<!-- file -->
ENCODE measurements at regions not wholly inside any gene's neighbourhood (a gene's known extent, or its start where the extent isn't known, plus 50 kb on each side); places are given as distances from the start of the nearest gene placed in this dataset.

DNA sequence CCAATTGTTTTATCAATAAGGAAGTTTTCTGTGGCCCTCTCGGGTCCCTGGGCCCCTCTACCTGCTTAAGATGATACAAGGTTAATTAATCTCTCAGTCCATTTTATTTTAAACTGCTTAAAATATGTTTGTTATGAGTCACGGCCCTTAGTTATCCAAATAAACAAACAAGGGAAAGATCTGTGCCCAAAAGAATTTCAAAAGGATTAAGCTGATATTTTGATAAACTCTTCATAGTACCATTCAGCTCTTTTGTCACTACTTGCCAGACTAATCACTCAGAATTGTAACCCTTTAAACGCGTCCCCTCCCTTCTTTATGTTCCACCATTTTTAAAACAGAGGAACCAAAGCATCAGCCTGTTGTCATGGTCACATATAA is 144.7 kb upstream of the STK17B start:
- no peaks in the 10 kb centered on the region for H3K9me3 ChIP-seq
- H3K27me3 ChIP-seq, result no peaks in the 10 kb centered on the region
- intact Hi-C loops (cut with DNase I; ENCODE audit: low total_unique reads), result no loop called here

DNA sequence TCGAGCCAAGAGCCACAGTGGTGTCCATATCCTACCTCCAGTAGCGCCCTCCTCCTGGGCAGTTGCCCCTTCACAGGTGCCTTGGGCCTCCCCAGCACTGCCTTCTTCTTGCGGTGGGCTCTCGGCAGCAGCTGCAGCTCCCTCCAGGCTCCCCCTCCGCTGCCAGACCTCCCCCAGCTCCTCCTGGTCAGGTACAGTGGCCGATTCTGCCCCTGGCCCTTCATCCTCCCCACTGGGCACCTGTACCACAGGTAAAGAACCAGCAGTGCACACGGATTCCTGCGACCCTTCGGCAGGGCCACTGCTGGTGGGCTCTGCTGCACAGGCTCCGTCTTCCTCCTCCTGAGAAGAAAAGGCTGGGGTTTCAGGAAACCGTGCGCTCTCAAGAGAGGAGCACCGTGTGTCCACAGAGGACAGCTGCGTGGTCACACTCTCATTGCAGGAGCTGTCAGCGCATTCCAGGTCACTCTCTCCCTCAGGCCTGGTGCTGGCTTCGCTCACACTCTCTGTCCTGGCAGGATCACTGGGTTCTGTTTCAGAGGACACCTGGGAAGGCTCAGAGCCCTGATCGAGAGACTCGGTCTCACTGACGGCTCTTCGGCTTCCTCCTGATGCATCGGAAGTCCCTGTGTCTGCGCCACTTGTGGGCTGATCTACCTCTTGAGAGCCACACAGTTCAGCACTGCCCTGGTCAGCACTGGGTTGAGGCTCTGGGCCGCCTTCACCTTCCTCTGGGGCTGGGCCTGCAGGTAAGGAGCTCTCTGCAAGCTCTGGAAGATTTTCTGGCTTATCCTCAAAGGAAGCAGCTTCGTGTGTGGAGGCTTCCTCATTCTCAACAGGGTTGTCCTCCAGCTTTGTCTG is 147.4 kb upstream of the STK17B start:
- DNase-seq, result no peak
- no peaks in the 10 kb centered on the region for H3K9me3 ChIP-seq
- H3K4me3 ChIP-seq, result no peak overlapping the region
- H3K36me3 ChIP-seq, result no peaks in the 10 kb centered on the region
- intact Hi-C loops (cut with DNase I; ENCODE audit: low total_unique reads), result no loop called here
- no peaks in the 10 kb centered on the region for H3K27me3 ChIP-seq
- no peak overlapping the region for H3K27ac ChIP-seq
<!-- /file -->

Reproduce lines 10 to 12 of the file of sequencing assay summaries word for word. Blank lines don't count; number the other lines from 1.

- H3K36me3 ChIP-seq, result no peaks in the 10 kb centered on the region
- intact Hi-C loops (cut with DNase I; ENCODE audit: low total_unique reads), result no loop called here
- no peaks in the 10 kb centered on the region for H3K27me3 ChIP-seq